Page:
Diabetes-delaying drug shows promise in phase 3 clinical trial
A phase 3 clinical trial has shown that a drug called teplizumab can slow down progression of type 1 diabetes in children and teenagers with a recent diagnosis. The trial’s success could help expand the options for patients and relieve some burdens of the disease.
Type 1 diabetes often rears its head at a young age, as a patient’s immune system attacks beta cells in the pancreas and they lose the ability to produce insulin. Symptoms begin at stage 3 of the disease, but it can be diagnosed earlier with the detection of related autoantibodies and abnormal blood sugar levels. Unfortunately, little can be done with that extra time besides preparing for the lifestyle.
“There has been nothing available to stop the progression of type 1 diabetes after the diagnosis,” said Kevan Herold, lead author of the study. “We know that kids with new-onset diabetes lose the ability to make insulin over a period of years. Teplizumab seems to slow that down.”
Following an FDA approval last year, the phase 3 trial was known as the PROTECT study, and it was designed to investigate whether teplizumab could preserve the function of beta cells for longer, allowing patients to continue making insulin and in effect slow the progression to stage 3 type 1 diabetes. The trial enrolled 328 patients who had received a diabetes diagnosis within the previous six weeks, and treated 217 of them with the drug and 111 of them with a placebo.
The patients were given a daily intravenous dose of either teplizumab or placebo for 12 days, then a second 12-day course six months later. After 18 months, the patients’ beta cell function was assessed. And sure enough, 94.9% of those treated with the drug maintained clinically meaningful levels of a particular biomarker of beta cell function, compared to 79.2% of those in the placebo group.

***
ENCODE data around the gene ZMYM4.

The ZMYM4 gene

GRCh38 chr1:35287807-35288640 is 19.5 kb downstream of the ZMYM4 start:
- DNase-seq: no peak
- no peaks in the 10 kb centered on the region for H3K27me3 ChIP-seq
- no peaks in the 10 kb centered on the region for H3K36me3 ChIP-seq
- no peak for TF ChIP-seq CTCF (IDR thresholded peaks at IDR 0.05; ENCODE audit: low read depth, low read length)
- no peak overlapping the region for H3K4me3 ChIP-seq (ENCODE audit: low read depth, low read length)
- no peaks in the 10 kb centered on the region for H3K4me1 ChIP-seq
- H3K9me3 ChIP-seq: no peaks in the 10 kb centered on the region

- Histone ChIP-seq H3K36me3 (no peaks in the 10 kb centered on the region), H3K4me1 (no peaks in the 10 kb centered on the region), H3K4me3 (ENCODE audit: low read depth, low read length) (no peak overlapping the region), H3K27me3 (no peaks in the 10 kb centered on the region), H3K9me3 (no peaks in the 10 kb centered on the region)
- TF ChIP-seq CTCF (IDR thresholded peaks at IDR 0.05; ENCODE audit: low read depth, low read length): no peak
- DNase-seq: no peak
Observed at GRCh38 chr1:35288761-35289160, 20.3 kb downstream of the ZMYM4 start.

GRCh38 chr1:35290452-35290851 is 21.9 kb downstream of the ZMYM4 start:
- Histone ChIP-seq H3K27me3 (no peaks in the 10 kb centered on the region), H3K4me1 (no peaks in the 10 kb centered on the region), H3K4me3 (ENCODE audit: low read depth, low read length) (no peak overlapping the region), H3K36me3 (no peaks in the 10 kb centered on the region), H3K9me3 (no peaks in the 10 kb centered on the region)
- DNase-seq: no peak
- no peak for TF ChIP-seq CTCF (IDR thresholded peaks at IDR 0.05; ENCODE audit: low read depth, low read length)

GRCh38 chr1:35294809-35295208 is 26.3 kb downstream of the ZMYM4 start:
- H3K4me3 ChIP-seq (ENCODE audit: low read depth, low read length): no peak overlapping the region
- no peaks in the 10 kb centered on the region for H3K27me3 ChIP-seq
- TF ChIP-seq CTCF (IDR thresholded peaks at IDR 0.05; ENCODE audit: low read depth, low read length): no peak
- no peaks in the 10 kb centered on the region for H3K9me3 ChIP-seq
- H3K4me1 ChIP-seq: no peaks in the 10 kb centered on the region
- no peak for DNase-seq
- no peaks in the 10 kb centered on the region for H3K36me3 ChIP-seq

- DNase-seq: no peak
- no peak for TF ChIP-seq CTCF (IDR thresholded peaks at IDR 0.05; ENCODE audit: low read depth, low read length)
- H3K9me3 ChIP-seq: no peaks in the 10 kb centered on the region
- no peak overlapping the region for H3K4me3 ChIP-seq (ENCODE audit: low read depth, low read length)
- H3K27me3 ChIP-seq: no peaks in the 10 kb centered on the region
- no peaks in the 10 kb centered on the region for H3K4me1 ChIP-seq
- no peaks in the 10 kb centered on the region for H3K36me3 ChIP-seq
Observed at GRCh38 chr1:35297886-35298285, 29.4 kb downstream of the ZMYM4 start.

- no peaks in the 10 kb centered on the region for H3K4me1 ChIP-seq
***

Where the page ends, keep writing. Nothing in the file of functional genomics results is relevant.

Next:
The trial results also suggested that patients receiving teplizumab showed other benefits. They could reduce their insulin use, had a lowered risk of severe hypoglycemia events, spent more time in their target glucose range, were more likely to reach the clinical threshold for remission, and score higher on a quality-of-life questionnaire.
While the study shows that teplizumab can work to slow the progression of diabetes, the team says that the drug could work best in conjunction with other therapies. An experimental treatment involves transplanting new beta cells to replace those damaged by the immune system, but these themselves are also at risk of being destroyed. Teplizumab might help prevent this. Or, it could be paired with other drugs that work in a similar way.
“I could envision starting patients out with teplizumab when they’re first diagnosed, and then perhaps intermittently give them another immune suppressant that maintains the effect,” said Herold. “That’s another area we’re quite interested in pursuing.”
The research was published in the New England Journal of Medicine.
Source: Yale University